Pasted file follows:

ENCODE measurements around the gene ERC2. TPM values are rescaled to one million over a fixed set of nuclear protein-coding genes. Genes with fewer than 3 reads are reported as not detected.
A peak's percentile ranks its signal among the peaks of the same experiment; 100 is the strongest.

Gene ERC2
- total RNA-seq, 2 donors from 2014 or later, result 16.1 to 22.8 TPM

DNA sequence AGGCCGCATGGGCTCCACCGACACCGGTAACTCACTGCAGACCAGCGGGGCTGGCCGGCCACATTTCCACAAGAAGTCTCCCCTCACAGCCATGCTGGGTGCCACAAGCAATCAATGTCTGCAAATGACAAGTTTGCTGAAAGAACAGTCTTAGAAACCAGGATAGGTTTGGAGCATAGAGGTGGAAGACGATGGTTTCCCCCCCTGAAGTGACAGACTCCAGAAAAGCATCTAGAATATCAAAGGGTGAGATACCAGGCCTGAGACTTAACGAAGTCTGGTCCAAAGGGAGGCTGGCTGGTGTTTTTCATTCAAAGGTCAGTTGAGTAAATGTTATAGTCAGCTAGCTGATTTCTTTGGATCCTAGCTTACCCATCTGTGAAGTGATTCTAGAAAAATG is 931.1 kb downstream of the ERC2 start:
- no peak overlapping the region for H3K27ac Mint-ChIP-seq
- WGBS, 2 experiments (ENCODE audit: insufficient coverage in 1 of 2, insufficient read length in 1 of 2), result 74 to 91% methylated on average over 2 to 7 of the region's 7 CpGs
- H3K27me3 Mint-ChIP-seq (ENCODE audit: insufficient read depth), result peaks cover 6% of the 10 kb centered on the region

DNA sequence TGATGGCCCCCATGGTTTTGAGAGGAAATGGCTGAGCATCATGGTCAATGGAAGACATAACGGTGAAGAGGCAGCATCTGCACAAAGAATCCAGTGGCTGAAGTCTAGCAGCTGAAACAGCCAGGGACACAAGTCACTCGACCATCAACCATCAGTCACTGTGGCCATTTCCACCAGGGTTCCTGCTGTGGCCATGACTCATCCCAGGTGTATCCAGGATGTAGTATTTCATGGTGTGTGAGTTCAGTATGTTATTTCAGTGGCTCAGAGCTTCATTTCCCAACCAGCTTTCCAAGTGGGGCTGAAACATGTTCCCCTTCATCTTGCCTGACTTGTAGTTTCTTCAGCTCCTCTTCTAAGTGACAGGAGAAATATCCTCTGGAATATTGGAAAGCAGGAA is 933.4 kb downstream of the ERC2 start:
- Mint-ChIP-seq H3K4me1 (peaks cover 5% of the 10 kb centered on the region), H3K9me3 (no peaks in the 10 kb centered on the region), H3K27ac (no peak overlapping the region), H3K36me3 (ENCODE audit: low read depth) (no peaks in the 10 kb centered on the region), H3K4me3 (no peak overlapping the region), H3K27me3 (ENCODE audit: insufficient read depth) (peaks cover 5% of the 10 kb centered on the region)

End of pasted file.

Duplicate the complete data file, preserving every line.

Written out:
ENCODE measurements around the gene ERC2. TPM values are rescaled to one million over a fixed set of nuclear protein-coding genes. Genes with fewer than 3 reads are reported as not detected.
A peak's percentile ranks its signal among the peaks of the same experiment; 100 is the strongest.

Gene ERC2
- total RNA-seq, 2 donors from 2014 or later, result 16.1 to 22.8 TPM

DNA sequence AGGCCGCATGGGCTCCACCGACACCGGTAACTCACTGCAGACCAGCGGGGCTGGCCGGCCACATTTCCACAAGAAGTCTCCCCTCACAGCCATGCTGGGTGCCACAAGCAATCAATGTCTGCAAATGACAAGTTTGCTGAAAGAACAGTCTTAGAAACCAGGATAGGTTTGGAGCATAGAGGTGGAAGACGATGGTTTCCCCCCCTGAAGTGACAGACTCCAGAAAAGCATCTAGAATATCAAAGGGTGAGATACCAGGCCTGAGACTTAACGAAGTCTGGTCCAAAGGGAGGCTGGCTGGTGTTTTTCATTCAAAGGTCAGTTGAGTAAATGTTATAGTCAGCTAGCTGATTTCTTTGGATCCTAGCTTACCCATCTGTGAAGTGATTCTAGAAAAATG is 931.1 kb downstream of the ERC2 start:
- no peak overlapping the region for H3K27ac Mint-ChIP-seq
- WGBS, 2 experiments (ENCODE audit: insufficient coverage in 1 of 2, insufficient read length in 1 of 2), result 74 to 91% methylated on average over 2 to 7 of the region's 7 CpGs
- H3K27me3 Mint-ChIP-seq (ENCODE audit: insufficient read depth), result peaks cover 6% of the 10 kb centered on the region

DNA sequence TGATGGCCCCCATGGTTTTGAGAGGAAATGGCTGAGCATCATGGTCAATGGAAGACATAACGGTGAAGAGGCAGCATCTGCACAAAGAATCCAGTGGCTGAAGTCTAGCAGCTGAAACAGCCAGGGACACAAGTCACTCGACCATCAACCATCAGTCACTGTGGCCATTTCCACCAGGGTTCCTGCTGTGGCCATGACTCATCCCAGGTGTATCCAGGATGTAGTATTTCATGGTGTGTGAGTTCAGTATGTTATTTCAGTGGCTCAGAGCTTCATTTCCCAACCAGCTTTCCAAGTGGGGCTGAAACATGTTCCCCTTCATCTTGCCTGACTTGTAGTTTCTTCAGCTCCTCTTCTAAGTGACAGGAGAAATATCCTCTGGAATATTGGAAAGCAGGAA is 933.4 kb downstream of the ERC2 start:
- Mint-ChIP-seq H3K4me1 (peaks cover 5% of the 10 kb centered on the region), H3K9me3 (no peaks in the 10 kb centered on the region), H3K27ac (no peak overlapping the region), H3K36me3 (ENCODE audit: low read depth) (no peaks in the 10 kb centered on the region), H3K4me3 (no peak overlapping the region), H3K27me3 (ENCODE audit: insufficient read depth) (peaks cover 5% of the 10 kb centered on the region)